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Article (Editorially Speaking). N.N., The Crops We All Must Raise this Winter. Illustration/drawing: Julius G. Sommer (biographical Data unknown). [Page] 3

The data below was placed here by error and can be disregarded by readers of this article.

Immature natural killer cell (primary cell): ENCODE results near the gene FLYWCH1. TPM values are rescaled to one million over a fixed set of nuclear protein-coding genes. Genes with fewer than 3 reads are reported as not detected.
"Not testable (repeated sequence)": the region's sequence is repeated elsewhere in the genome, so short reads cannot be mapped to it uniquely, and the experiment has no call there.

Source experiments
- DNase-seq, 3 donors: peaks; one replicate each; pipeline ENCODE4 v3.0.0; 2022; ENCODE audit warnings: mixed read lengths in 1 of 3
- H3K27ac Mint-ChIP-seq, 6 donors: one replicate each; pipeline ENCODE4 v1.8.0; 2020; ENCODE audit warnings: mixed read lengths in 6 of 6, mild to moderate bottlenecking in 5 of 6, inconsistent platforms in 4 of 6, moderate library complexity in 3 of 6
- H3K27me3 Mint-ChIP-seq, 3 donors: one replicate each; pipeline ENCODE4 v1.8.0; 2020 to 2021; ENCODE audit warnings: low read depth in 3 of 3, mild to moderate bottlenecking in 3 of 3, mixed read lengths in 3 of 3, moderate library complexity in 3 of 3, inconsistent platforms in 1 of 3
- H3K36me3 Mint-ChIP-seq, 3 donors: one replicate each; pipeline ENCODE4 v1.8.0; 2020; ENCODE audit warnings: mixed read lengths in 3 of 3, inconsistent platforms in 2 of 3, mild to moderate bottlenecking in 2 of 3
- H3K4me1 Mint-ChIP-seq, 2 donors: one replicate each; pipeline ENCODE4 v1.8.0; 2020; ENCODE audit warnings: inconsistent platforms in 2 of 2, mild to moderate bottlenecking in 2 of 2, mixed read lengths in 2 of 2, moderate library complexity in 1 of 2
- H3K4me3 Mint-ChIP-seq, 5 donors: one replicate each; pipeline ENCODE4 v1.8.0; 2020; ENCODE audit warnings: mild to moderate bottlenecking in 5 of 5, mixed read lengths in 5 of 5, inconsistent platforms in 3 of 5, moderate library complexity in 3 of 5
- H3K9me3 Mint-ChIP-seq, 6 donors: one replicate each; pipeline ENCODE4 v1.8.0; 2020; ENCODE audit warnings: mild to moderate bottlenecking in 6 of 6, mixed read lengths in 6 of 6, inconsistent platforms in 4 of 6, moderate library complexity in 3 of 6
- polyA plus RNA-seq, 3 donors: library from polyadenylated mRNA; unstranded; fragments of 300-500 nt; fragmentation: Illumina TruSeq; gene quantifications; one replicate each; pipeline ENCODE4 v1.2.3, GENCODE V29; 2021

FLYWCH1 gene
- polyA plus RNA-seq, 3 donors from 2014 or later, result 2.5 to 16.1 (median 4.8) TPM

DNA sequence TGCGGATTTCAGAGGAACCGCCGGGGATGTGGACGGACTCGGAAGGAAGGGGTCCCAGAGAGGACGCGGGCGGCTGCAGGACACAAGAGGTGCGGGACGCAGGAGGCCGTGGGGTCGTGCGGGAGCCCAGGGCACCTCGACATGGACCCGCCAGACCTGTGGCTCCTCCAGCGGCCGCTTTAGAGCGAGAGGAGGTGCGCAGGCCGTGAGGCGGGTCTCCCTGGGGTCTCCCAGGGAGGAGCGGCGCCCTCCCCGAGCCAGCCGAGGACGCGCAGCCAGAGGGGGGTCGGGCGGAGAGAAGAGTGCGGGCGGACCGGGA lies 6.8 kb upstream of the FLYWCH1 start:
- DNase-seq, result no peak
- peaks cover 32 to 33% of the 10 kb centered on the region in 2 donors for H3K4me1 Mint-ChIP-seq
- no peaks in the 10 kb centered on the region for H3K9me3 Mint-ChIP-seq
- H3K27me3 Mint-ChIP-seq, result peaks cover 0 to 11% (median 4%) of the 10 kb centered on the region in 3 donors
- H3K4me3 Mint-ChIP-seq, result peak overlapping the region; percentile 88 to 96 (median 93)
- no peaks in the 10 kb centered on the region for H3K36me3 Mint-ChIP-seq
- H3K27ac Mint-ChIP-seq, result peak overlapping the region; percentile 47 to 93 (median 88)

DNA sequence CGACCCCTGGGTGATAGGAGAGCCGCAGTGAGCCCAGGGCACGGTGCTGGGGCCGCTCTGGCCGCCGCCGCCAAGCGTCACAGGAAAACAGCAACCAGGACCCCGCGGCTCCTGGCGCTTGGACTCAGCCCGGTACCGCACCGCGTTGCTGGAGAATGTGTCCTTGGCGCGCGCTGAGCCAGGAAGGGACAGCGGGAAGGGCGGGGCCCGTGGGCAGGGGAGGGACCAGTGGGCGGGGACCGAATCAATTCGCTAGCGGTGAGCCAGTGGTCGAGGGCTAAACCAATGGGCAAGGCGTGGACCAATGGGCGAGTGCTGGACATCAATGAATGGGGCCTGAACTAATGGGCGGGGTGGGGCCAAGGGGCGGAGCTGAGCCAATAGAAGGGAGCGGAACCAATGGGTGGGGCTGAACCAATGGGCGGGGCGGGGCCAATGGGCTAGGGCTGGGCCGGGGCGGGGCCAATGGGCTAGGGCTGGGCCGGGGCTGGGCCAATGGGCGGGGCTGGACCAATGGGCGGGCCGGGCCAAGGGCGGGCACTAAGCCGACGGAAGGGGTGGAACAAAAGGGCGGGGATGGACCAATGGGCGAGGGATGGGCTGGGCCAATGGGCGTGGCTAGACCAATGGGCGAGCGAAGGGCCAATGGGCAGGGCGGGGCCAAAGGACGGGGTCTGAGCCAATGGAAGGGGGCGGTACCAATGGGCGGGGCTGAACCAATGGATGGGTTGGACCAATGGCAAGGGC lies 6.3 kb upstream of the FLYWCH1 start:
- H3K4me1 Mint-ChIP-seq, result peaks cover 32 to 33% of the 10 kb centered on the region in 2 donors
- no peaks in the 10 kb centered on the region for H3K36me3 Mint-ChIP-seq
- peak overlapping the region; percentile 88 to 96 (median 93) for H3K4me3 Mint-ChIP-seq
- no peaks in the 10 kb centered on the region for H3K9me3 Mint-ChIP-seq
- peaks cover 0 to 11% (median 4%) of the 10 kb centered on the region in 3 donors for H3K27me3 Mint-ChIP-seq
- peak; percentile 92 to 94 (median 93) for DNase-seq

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Advertising: Full page ad, "SAVE THE FATS—We are the world's greatest fat wasters. Fat is food. Butter is essential for the growth and health of children. Use butter on the table but not in cooking.—United States Food Administration. The Government Says: 'Use No Butter in Cooking.' YOU are fortunate in having Crisco because by using it you easily can carry out the wishes of the Food Administration. Crisco gives perfect satisfaction in all war-time recipes calling for ‘butter substitutes’ and in fact in any recipe in which you have been accustomed to use butter. But Crisco does more than this. It is a shortening of such purity and richness that it makes foods delicious. CRISCO—For Frying-For Shortening-For Cake Making. Use it for frying and you get the real flavors of the food, for Crisco has neither taste nor odor, and it does its work so quickly little fat is absorbed. Crisco is a general cooking fat that quickly proves its all round usefulness and economy. As it comes in new one pound, sanitary, air tight packages the housewife who prefers to buy shortening in small quantities now easily can buy Crisco. It costs no more than lard out of an open pail. A Useful Book For You. 'Balanced Daily Diet' is a book by Janet McKenzie Hill that should be in every household library. It is a timely and valuable work. The editor of 'American Cookery' writes with the authority of an expert. She tells of foods that help build the body and keep the mind active. Menus for every month are given with many new recipes for economical foods. It is illustrated in colors and contains the interesting Story of Crisco. Published to sell at 25 cents, we will send you a copy for five 2-cent stamps. Address Department B-1, The Procter & Gamble Company, Cincinnati, Ohio." Illustration/drawing: unknown/illegible signature. [Page] 4